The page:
Prenatal diagnosis in factor XIII-A deficiency

Archives of Disease in Childhood. Fetal and Neonatal Edition, Volume 80: Pages F238-F239, May 1999.

Life-threatening Haemorrhage after Circumcision

Caroline J Killick,a Carol J Barton,b Shazia Aslam,c Graham Standenc

  1. Department of Paediatrics, Royal Berkshire Hospital, Reading, Berkshire RG1 5AN
  2. Department of Haematology
  3. Molecular Haematology Unit, Bristol Royal Infirmary, Bristol BS2 8HW

Correspondence to: Dr G R Standen.

Accepted 29 October 1998


Congenital factor XIII deficiency is a severe bleeding disorder that is inherited as an autosomal recessive trait. The condition is commonly due to absence of the factor XIII-A subunit protein in the plasma. The case of a baby is reported who showed typical clinical features of factor XIII-A deficiency, including recurrent bleeding from the umbilical stump and a life threatening haemorrhage after circumcision. Family studies were performed and molecular analysis, using a Short Tandem Repeat (STR) marker closely linked to the A subunit gene, allowed antenatal exclusion diagnosis to be undertaken in a subsequent pregnancy. The case highlights the importance of seeking a family history of bleeding disorders before surgery in the neonatal period, particularly if the parents are consanguineous.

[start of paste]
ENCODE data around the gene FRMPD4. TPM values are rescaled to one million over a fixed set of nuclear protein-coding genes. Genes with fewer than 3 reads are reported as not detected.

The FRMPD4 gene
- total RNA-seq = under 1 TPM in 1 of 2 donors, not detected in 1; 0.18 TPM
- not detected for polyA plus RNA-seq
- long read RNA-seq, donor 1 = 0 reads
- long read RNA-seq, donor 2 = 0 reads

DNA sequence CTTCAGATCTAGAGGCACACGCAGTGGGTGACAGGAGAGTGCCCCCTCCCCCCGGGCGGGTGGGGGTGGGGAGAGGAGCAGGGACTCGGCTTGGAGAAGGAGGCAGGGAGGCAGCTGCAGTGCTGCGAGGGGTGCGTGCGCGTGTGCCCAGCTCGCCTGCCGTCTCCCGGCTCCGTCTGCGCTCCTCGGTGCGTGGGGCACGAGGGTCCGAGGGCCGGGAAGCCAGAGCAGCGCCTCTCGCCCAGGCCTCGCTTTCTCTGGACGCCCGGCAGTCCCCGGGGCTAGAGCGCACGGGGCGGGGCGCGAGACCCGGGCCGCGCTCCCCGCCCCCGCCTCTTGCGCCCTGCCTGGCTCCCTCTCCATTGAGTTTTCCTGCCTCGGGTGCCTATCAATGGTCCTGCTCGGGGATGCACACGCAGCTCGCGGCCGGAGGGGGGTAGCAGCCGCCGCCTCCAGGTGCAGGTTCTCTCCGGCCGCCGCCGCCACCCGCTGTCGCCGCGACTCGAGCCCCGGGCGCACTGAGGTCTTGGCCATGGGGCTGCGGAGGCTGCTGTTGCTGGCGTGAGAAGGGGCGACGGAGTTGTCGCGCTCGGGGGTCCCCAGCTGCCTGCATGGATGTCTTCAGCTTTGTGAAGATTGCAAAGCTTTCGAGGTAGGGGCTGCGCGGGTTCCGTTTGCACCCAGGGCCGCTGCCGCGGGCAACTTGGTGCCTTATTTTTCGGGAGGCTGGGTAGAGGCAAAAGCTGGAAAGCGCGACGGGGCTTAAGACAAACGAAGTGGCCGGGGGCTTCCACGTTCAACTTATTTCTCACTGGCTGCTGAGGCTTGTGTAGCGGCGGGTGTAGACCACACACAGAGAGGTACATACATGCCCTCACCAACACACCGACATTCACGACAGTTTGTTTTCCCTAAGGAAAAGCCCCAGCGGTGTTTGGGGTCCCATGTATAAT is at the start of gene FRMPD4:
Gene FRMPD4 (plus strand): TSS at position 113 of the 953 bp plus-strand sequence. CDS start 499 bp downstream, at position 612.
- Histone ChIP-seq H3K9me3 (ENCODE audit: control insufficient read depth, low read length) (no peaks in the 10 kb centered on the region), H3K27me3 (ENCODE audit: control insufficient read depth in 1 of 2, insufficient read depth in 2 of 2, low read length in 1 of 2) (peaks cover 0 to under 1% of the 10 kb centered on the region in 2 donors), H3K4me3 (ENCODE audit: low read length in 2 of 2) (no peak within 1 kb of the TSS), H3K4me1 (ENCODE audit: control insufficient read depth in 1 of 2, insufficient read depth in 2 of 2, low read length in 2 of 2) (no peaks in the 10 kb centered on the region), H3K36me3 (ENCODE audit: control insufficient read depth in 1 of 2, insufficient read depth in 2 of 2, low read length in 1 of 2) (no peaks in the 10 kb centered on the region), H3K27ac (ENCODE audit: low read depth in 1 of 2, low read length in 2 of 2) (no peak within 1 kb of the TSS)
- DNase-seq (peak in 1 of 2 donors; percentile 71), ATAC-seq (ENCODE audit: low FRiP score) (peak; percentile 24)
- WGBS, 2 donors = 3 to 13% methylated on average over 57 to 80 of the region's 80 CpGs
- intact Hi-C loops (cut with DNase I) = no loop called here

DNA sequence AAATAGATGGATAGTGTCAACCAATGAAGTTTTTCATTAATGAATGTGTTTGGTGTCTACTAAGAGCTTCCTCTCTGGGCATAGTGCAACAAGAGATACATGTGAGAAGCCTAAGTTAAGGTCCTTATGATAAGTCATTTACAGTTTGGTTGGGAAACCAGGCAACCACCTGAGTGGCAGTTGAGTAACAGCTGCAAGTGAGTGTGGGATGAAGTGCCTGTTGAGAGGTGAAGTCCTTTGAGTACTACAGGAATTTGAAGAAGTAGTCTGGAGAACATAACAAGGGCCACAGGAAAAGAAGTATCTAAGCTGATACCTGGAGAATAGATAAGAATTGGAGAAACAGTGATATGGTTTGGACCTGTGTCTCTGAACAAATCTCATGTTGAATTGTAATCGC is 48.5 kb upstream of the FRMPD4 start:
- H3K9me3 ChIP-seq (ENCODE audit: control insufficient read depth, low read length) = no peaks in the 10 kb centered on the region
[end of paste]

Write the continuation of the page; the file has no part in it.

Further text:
Keywords: factor XIII-A deficiency; prenatal diagnosis; autosomal recessive trait


Congenital factor XIII deficiency is a rare inherited bleeding disorder that commonly occurs in neonates.1 We report a case of a baby with this disorder who developed a large sub-aponeurotic haemorrhage when 2 days old, with recurrent bleeding from the umbilical stump and a life-threatening haemorrhage after a circumcision on day 28. After the coagulation defect had been diagnosed, genetic studies were undertaken which ensured that a successful prenatal diagnosis was performed in a subsequent pregnancy.

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